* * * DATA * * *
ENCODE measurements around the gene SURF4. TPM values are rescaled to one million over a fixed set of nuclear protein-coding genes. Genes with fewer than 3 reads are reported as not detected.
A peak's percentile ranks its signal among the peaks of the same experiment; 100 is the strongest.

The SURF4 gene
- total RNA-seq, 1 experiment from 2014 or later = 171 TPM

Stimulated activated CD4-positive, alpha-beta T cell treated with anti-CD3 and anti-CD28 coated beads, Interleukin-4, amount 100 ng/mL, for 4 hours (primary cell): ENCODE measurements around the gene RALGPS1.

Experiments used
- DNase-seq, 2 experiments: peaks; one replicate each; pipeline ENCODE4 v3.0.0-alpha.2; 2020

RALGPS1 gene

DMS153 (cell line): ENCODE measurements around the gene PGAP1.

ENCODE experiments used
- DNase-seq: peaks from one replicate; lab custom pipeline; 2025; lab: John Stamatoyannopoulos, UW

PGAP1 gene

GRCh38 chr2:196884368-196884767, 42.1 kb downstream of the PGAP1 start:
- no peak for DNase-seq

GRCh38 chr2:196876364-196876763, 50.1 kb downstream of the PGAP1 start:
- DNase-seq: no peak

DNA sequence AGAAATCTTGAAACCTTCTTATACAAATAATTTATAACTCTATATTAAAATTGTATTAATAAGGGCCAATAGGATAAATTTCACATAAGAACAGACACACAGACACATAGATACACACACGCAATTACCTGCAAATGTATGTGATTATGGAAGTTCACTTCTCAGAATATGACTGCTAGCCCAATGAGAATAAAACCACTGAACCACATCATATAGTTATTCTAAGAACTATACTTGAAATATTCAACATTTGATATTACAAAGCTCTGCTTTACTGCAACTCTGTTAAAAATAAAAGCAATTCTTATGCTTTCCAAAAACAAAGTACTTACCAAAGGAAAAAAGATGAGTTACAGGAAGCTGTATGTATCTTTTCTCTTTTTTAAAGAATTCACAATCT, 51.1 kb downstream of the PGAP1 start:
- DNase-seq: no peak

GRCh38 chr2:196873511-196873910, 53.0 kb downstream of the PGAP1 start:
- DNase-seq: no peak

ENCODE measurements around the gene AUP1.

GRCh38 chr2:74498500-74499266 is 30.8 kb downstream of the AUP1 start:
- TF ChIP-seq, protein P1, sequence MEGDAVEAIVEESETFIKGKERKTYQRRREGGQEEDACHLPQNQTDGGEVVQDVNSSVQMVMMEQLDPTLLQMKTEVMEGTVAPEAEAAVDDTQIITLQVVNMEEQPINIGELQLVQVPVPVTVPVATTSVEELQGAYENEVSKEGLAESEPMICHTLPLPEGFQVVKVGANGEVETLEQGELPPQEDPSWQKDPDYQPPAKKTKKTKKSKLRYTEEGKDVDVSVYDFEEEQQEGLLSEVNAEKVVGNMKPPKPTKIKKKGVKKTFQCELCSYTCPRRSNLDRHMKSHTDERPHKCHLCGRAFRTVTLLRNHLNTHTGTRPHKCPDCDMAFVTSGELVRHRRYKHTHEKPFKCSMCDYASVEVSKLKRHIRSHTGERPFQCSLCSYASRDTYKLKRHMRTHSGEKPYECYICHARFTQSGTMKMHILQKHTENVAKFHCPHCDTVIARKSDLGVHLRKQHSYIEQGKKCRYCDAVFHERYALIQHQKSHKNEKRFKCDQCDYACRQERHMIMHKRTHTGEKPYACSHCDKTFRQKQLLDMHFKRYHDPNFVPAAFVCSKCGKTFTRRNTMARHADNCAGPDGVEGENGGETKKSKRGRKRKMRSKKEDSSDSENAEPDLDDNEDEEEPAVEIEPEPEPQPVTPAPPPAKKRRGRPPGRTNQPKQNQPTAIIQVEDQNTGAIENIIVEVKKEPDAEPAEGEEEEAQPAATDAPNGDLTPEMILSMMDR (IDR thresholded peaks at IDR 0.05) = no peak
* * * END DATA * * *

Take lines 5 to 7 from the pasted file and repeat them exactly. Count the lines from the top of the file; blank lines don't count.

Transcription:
Stimulated activated CD4-positive, alpha-beta T cell treated with anti-CD3 and anti-CD28 coated beads, Interleukin-4, amount 100 ng/mL, for 4 hours (primary cell): ENCODE measurements around the gene RALGPS1.

Experiments used
- DNase-seq, 2 experiments: peaks; one replicate each; pipeline ENCODE4 v3.0.0-alpha.2; 2020